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. Last Updated: 07/27/2016

EDITORIAL: Russia Can't Afford Cuts In Oil Taxes




The collapse in the price of oil on world markets is likely to provide the first test of acting Prime Minister Sergei Kiriyenko's relations with Russia's all-powerful financial oligarchies.


Crude oil prices, now at less than $13 a barrel, have fallen as much as 40 percent since November when an increase in output and a drop in Asian demand caused a glut.


As prices fell, Russia's oil producers have run to the government asking for a reduction in taxes to cushion them from the effects of the collapse in the crucial export market. One option would be for the government to reduce the oil excise tax of $1.30 per barrel.


It will be hard for the government, especially the greenhorn Kiriyenko, to resist such requests. Behind the oil companies stand the patricians of Russia's financial oligarchy -- Boris Berezovsky of Sibneft, Vladimir Potanin of Sidanko, Mikhail Khodorkovsky of Yukos and Mikhail Fridman of the Tyumen Oil Company.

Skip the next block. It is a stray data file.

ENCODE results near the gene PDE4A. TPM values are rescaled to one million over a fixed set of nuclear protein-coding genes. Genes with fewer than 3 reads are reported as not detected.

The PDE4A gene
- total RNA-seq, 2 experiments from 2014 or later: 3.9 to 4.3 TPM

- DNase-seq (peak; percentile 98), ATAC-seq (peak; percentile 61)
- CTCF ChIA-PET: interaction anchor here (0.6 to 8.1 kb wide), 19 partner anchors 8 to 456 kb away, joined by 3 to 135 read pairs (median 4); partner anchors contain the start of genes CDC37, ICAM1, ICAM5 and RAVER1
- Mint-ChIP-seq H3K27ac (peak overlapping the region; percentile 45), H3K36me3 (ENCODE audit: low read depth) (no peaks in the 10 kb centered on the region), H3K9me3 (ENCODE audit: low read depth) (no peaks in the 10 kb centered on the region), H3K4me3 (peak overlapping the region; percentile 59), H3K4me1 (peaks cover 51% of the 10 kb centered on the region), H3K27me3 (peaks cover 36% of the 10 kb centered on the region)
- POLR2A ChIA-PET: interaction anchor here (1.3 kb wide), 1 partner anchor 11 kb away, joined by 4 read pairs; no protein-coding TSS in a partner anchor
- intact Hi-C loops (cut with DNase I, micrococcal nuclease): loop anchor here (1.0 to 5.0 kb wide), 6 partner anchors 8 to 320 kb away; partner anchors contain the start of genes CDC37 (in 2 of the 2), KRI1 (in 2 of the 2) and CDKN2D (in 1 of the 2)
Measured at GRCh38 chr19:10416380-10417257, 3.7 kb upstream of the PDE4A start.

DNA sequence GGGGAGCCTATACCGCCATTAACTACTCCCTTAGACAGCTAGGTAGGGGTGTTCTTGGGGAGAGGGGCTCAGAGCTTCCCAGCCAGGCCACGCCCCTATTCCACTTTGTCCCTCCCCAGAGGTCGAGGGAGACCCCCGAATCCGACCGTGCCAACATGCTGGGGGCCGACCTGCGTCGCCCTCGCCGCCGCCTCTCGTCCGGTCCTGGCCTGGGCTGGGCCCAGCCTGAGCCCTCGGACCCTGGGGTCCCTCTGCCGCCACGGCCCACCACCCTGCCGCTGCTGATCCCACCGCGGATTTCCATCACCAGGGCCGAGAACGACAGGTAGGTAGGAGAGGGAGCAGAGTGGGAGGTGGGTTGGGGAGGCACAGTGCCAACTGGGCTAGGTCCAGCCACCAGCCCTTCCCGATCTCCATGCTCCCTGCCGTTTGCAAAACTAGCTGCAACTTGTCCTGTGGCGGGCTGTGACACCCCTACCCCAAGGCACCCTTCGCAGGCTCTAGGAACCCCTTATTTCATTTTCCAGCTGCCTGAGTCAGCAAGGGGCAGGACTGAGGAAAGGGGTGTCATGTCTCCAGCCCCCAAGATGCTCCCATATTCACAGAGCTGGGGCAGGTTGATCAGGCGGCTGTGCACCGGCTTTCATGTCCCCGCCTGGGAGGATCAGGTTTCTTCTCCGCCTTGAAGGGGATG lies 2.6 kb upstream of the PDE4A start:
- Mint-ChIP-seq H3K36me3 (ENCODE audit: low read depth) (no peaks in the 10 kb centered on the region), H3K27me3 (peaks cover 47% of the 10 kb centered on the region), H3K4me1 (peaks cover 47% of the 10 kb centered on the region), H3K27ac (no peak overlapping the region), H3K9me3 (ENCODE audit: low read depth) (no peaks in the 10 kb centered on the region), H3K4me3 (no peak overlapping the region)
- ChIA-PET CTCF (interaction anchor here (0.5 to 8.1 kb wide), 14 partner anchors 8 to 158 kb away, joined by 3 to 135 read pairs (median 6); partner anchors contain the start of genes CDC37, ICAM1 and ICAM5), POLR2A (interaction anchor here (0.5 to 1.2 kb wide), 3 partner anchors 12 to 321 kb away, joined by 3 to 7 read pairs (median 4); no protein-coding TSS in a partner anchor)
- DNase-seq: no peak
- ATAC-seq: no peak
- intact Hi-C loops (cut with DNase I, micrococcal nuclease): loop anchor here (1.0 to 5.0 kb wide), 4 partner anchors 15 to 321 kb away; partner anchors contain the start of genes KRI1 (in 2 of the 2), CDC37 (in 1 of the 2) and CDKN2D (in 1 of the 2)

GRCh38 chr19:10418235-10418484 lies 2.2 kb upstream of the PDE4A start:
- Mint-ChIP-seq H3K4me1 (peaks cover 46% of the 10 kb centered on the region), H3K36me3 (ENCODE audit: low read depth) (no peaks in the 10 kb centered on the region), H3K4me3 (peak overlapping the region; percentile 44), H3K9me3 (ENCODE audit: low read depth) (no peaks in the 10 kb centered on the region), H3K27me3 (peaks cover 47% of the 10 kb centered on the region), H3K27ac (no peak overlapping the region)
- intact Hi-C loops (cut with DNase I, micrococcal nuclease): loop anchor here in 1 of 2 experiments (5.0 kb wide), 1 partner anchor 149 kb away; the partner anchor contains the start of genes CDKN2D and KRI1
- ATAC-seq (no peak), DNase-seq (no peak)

But the government should not be in a rush to give too much away. The country cannot afford to make major cuts in oil industry taxes, which account for 25 percent of the government's revenue.


Deciding whether the oil industry deserves tax relief requires the crunching of some sophisticated numbers.


A number of oil companies, including LUKoil, Russia's biggest, say that the combination of expensive pipeline tariffs, high taxes and high production costs mean that at the current world price they are losing money on exports.


But in this debate, the oil companies have a clear interest in crying poor. The government should take claims of losses with a big pinch of salt. The oil companies have grown rich over the past few years, and they may well have plenty of fat they could easily cut.


Another reason the government should be in no hurry to cut excise taxes on oil is the continuing uncertainty surrounding world oil prices. The market dived to a low of less than $13 last week, but has since recovered to close to $15 in response to announcements of a production cut by major world oil producers.


The government should be convinced that oil prices are set to remain low for a long time before it agrees to tax relief, which will be very hard to reverse.


It remains to be seen how courageous Kiriyenko will be in taking on the oil lobby. While his brief tenure at the Fuel and Energy Ministry should help him understand the issues, it may have also given him a soft spot for the oil sector. But if he is to have a long-term or even medium-term future, he must show the oligarchs who's boss.